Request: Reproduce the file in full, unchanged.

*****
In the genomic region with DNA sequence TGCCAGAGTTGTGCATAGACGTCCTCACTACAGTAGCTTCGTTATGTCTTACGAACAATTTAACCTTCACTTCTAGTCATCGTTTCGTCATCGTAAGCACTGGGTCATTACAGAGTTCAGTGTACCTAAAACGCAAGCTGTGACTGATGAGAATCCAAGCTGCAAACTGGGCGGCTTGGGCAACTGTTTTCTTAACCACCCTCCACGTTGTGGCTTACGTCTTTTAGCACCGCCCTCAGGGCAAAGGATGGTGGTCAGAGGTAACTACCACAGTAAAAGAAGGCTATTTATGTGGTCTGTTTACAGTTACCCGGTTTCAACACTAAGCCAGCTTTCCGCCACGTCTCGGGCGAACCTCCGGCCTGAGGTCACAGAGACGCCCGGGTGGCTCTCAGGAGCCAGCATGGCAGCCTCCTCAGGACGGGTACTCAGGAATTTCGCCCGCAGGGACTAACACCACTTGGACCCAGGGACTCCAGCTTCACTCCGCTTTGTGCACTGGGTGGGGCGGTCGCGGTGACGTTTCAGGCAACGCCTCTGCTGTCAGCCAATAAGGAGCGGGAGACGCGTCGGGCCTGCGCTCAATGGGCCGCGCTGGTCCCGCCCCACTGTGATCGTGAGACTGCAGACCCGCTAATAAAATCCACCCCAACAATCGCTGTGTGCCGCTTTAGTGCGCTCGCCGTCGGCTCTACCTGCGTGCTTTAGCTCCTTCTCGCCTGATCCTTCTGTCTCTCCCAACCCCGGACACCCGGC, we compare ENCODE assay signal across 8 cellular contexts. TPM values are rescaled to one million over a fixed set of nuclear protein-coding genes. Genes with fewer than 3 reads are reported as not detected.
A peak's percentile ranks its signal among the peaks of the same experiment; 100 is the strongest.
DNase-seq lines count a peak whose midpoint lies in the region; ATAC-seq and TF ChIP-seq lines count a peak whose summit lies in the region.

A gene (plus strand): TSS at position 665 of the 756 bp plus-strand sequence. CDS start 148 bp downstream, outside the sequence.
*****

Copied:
In the genomic region with DNA sequence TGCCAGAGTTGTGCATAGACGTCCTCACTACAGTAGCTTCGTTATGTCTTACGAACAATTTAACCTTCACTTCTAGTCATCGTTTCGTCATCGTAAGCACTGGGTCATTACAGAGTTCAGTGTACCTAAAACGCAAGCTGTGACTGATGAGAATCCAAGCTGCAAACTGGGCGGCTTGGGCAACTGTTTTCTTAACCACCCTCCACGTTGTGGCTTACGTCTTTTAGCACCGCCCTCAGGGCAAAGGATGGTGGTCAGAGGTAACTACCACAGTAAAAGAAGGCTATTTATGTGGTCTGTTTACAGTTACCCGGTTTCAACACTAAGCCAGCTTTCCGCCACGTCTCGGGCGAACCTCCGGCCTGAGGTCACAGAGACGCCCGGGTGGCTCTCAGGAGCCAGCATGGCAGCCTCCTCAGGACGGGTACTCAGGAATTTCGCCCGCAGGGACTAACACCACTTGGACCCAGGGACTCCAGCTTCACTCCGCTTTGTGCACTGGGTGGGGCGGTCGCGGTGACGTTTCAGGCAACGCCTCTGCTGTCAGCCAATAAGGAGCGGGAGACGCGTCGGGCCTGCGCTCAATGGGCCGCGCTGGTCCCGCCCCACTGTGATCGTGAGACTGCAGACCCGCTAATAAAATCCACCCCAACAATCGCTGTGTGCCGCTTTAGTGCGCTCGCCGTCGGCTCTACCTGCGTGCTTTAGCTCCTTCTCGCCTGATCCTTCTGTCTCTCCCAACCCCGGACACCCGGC, we compare ENCODE assay signal across 8 cellular contexts. TPM values are rescaled to one million over a fixed set of nuclear protein-coding genes. Genes with fewer than 3 reads are reported as not detected.
A peak's percentile ranks its signal among the peaks of the same experiment; 100 is the strongest.
DNase-seq lines count a peak whose midpoint lies in the region; ATAC-seq and TF ChIP-seq lines count a peak whose summit lies in the region.

A gene (plus strand): TSS at position 665 of the 756 bp plus-strand sequence. CDS start 148 bp downstream, outside the sequence.